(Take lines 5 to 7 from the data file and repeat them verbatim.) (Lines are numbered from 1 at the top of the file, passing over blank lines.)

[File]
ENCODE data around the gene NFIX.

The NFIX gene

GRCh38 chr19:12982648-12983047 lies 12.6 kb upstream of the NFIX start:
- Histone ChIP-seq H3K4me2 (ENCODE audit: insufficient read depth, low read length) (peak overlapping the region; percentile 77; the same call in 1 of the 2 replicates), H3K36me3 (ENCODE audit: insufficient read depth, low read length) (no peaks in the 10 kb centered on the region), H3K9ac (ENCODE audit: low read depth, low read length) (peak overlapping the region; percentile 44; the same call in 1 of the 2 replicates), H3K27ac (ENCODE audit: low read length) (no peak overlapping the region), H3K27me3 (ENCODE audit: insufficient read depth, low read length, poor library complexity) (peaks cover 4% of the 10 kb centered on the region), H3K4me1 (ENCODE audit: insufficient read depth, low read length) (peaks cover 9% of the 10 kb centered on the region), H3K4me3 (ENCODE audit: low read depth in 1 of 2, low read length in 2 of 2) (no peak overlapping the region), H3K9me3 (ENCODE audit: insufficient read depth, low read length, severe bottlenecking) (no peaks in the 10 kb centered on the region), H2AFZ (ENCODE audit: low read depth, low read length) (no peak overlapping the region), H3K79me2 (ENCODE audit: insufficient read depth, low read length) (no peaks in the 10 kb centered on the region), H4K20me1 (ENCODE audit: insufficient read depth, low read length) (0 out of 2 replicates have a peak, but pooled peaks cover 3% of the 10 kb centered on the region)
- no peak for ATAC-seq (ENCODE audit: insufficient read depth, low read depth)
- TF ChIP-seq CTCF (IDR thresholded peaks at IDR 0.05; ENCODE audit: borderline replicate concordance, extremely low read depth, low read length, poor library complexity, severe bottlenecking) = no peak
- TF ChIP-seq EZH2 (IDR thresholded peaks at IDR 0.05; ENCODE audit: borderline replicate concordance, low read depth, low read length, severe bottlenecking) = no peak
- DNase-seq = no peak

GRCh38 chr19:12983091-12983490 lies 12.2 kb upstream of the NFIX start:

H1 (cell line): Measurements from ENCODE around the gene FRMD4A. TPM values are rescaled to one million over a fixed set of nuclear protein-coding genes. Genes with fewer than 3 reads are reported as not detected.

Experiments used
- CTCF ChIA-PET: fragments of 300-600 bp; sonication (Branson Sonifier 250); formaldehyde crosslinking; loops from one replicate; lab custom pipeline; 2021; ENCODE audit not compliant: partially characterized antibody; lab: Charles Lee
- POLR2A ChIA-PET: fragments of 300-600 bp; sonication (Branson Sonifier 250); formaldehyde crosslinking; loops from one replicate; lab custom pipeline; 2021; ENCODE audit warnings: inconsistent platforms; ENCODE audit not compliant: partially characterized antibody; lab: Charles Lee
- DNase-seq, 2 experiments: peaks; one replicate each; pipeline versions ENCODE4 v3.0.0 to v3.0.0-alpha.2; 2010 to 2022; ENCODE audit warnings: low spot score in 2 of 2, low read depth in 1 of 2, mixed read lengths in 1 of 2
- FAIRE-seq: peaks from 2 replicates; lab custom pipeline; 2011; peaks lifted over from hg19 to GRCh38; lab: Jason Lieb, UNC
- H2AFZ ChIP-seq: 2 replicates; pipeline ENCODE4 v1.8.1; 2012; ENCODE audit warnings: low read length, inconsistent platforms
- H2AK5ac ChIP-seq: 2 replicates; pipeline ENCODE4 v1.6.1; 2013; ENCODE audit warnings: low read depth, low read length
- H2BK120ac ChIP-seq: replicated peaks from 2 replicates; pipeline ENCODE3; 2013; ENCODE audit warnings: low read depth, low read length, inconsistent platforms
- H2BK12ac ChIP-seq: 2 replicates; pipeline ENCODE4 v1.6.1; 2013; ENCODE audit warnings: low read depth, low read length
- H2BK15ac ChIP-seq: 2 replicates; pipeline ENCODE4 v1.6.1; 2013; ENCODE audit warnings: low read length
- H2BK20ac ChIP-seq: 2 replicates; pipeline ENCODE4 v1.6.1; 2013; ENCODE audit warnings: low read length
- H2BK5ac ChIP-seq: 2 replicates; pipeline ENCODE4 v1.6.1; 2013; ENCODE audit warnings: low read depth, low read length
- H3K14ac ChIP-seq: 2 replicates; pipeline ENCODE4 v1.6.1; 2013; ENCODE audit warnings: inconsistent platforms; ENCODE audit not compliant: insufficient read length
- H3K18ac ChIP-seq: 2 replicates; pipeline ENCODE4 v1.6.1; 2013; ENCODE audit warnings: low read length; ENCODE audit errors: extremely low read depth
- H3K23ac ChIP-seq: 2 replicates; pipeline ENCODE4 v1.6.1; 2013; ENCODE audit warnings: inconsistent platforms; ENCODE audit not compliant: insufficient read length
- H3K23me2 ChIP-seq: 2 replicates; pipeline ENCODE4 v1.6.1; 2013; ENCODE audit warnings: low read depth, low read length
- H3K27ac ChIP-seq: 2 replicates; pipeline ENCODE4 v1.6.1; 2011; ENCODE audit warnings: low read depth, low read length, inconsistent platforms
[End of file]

- no peak for ATAC-seq (ENCODE audit: insufficient read depth, low read depth)
- TF ChIP-seq CTCF (IDR thresholded peaks at IDR 0.05; ENCODE audit: borderline replicate concordance, extremely low read depth, low read length, poor library complexity, severe bottlenecking) = no peak
- TF ChIP-seq EZH2 (IDR thresholded peaks at IDR 0.05; ENCODE audit: borderline replicate concordance, low read depth, low read length, severe bottlenecking) = no peak